• Development of the thesis/main ideas are evident throughout the Unessay. 
  • Structure/Organization is logical and supports development of main ideas.
  • Coherence: Unessay is as complete as its topic and approach allows and has an internal coherence.


500 word statement

The Unessay also had to be accompanied by a 500 word statement, explaining the rationale for the chosen form of the Unessay, how it critically engaged with the theme, and how the student self-reflexively engaged with the process of producing it. The accompanying statement contributed 25% of the final mark.


Unessay projects

The Unessay was never intended to cater for all students, but rather for those who may have felt neglected or stifled by existing assessment regimes. In this respect, I was very pleased to see the high levels of engagement with, and enthusiasm for the Unessay projects.  6 students out of the class of 19 chose to undertake an Unessay project and I was highly impressed by the innovation and quality of the projects. They displayed not only a deep and powerful engagement with the themes of the course, but also a gravitation towards modes of output that appeared to accommodate educational, dispositional and cultural diversity,

The projects were:

  • A musical composition on remembering the victims of terrorism (a joint History & Music student).
  • A US newspaper article the day after the Hiroshima bombings from an alternative viewpoint.
  • A multimedia website comparing Western and Russian coverage of Chechen separatist terrorism (a History & PIR student who is also a Russian speaker).
  • A black and white comic strip/graphic novel recounting Shamima Begum’s story.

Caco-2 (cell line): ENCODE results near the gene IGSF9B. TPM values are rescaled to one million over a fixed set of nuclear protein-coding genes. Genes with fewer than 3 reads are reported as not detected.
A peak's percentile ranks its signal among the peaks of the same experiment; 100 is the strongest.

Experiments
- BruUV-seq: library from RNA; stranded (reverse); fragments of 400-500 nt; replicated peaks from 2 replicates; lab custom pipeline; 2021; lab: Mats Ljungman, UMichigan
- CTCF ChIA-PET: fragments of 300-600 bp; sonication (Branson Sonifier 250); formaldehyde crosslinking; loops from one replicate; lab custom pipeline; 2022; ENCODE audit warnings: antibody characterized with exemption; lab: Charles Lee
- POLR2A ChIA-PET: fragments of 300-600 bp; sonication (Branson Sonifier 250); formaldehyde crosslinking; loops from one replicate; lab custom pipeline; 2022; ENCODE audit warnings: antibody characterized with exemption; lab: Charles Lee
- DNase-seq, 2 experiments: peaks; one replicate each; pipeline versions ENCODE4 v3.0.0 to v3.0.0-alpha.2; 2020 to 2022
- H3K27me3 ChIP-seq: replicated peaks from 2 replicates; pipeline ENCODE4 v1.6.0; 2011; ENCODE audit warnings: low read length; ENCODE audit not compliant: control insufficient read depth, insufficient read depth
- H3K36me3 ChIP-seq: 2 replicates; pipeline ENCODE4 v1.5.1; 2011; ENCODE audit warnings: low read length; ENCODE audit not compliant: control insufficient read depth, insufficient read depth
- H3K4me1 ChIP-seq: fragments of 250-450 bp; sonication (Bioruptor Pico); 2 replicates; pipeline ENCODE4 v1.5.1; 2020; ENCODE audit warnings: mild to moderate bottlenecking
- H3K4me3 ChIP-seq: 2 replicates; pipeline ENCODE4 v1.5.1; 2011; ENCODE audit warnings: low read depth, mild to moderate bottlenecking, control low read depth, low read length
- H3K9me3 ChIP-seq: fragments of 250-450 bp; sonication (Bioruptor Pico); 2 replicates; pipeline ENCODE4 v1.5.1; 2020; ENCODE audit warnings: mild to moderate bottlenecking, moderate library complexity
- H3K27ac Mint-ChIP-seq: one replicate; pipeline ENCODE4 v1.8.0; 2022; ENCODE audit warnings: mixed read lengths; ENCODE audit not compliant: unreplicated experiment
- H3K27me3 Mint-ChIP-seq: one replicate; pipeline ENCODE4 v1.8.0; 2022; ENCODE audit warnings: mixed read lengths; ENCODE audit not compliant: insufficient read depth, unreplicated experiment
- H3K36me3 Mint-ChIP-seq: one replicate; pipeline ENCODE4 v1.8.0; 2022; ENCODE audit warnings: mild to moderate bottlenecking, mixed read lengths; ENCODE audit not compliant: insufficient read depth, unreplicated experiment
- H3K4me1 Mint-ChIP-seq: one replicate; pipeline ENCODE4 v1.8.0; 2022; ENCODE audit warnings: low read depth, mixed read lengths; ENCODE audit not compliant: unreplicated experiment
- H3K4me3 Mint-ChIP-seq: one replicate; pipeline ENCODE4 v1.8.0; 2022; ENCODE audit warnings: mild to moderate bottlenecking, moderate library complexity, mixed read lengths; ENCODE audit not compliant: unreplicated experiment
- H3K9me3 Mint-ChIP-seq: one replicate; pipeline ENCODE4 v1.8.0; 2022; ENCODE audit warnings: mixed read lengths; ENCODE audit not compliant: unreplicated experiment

• A debate between a perpetrator and victim of terrorism in Northern Ireland written as a play.
  • A legal correspondence between a defence lawyer, and the defendant accused of being the founder of an eco-terrorist group.


Student feedback

I set up a feedback forum on Moodle to solicit student views on the project. 10 students left feedback, including some who had not opted for the unessay. A few illustrative comments from student feedback:

  • “Personally, this is a really exciting piece to be able to explore and present. As creative writing is a hobby of mine, it's a rare opportunity given during the History course.”
  • “I am not amazing at writing essays so this gave me a good creative way to prove I have retained the knowledge of this course”
  • “It's a very interesting way to demonstrate our understanding of the topic, and provides a sense of variety within the course!”
  • “I found the Unessay option an exciting addition to the course.”
  • “I chose to go forward with an unessay, as it was a way to be creative during an essay heavy degree. Doing an unessay also means going beyond the reading list and regurgitating knowledge.”
  • “Moreover, the task opens your mind to other careers and futures to in the history discipline other than just teaching and academia.”
  • “Also I think it is relevant for post-university employment such as journalism due to its creative nature a good idea for other courses.”
  • “It allows students the freedom to creatively engage which the course on a different level compared to the (at times) rather monotonous essay writing process, and approach history from a different angle.”
  • “The unessay route forces students to think outside of the box, and perhaps their comfort zone for university work, they as a result produce much more memorable, independent work that you can tell they have thought a lot about, engaged with and devoted significant time to.”


Of course not every student was attracted to the opportunity!

“Meh maybe stimulating for those with an artistic side or what not but not for me.”


See other case studies on our Assessment and Feedback page